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Seasonal air conditioning allows you the best way to save money by manually setting your thermostat to a level eighty degrees in order to remove the humidity from your house, and preventing mold from growing.
What do you do with your air conditioner when you leave for the summer? Like many other snowbirds, you most likely come to Florida as soon as the cold temperatures strike your nose cherry red. Yet, you also don’t want to air condition an empty house or pay for it to run when you’re not around. The best way to save money on this aspect is by manually setting it to a level eighty degrees in order to remove the humidity from your house, and preventing mold from growing. If you live in an apartment, consider manually setting your thermostat to seventy-seven degrees for the same above reason: to remove humidity and to prevent mold from growing in your seasonal abode.
Some people have programmable thermostats and it’s suggested that these people program their thermostats to seventy-two degrees for about two hours before sunrise and sunset, and eighty degrees at any other time. This will also prevent mold by removing excess moisture from your home without leaving humidity out of the equation. Some other tips for saving money and energy for seasonal customers? Always put your a/c on “auto” mode, and don’t leave ceiling fans on when you leave for the summer, as your air conditioner already circulates the air for you.
Other ways to prevent mold in vacant homes is by using dehumidifiers instead of the air conditioner to remove the excess moisture. A floor fan set on low with the doors open can also act as a stand-in humidifier if you don’t feel the need to invest in one for every area of the house. A dehumidifier covers up to one thousand square feet of area. If using one instead of air conditioning, then make sure you set them at a dehumidify rate of fifty-eight percent, and so that the water runs into the drain.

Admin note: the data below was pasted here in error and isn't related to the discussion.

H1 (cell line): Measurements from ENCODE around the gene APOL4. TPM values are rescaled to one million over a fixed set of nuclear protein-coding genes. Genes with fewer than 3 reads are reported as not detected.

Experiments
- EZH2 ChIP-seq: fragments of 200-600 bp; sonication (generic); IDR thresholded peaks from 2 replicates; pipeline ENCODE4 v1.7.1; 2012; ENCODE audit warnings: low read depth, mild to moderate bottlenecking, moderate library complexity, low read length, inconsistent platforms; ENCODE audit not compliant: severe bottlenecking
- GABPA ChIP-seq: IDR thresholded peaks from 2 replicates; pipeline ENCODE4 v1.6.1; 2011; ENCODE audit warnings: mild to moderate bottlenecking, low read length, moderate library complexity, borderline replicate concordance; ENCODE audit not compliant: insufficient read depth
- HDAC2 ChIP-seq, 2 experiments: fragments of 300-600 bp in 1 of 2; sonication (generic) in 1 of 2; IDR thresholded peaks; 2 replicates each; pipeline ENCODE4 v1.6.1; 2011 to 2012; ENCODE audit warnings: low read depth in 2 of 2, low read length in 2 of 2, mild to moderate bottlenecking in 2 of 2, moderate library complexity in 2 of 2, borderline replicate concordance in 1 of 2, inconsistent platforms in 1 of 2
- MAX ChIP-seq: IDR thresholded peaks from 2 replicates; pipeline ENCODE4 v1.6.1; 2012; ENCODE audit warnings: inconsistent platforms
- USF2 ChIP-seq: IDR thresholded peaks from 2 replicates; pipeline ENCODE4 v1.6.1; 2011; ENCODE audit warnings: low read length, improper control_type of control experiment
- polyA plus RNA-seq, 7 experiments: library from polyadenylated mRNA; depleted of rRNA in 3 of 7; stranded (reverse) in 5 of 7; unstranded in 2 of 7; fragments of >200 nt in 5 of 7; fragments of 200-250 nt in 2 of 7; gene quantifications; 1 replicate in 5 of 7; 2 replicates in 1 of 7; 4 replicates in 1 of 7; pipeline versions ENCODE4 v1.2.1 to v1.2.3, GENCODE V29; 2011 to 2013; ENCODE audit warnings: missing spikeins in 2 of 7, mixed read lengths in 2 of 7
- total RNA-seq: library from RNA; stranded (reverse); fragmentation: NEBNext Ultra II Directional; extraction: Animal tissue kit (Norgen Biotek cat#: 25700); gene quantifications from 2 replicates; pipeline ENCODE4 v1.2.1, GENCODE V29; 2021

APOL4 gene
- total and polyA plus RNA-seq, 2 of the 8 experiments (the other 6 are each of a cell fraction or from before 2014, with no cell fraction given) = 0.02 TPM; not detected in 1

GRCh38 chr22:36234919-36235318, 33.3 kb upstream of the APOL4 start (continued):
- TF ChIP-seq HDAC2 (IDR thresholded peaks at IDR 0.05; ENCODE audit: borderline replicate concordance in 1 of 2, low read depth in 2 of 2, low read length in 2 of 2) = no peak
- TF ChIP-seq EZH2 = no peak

Some other tips for saving money for snowbirds would be to turn off circuit breakers for both the water heater and refrigerator, and ensure that the fridge is clean and the door is left open. Unplug all electronics, and turn off cable or satellite boxes until you return to ensure that you efficiently are not paying for energy you aren’t using. Set your pool pump to run only six hours a day at a time.
While you are away, have someone check on your property every two weeks to ensure that everything is properly maintained and to avoid squatters from moving in. Also, be sure to turn off the main water valve so you save on water.
Seasonal living isn’t for the birds anymore; it’s also for the snowbirds. If you happen to be one of them, be sure to utilize these and many other tips to conserve on energy and to ultimate keep your cost of living down, at least for your seasonal abode. This way, the season can be both abundant and merry, and life, ultimately can be more cheerful in the long run. Who can argue with that sentiment?
Chelsea DeVries is a content writer for GMM Creative. She handles the blog posts for all of the clients. Chelsea DeVries is a freelance writer. She self-published her first YA romance novel Dream Girl at the age of fifteen and the sequel, Jessica’s Choice at the age of sixteen. She is currently working on her nonfiction creative memoir about a near-death experience and hopes to become a publicist. She lives in Port Richey, FL with her family and amazing dogs Hazel and Katrina. One day she hopes to become Hot Chelle Rae’s publicist and a NYT best-selling author. She believes all things are possible with God. To contact her, email her at firstname.lastname@example.org or read her personal blog at chellyzlife.blogspot.com.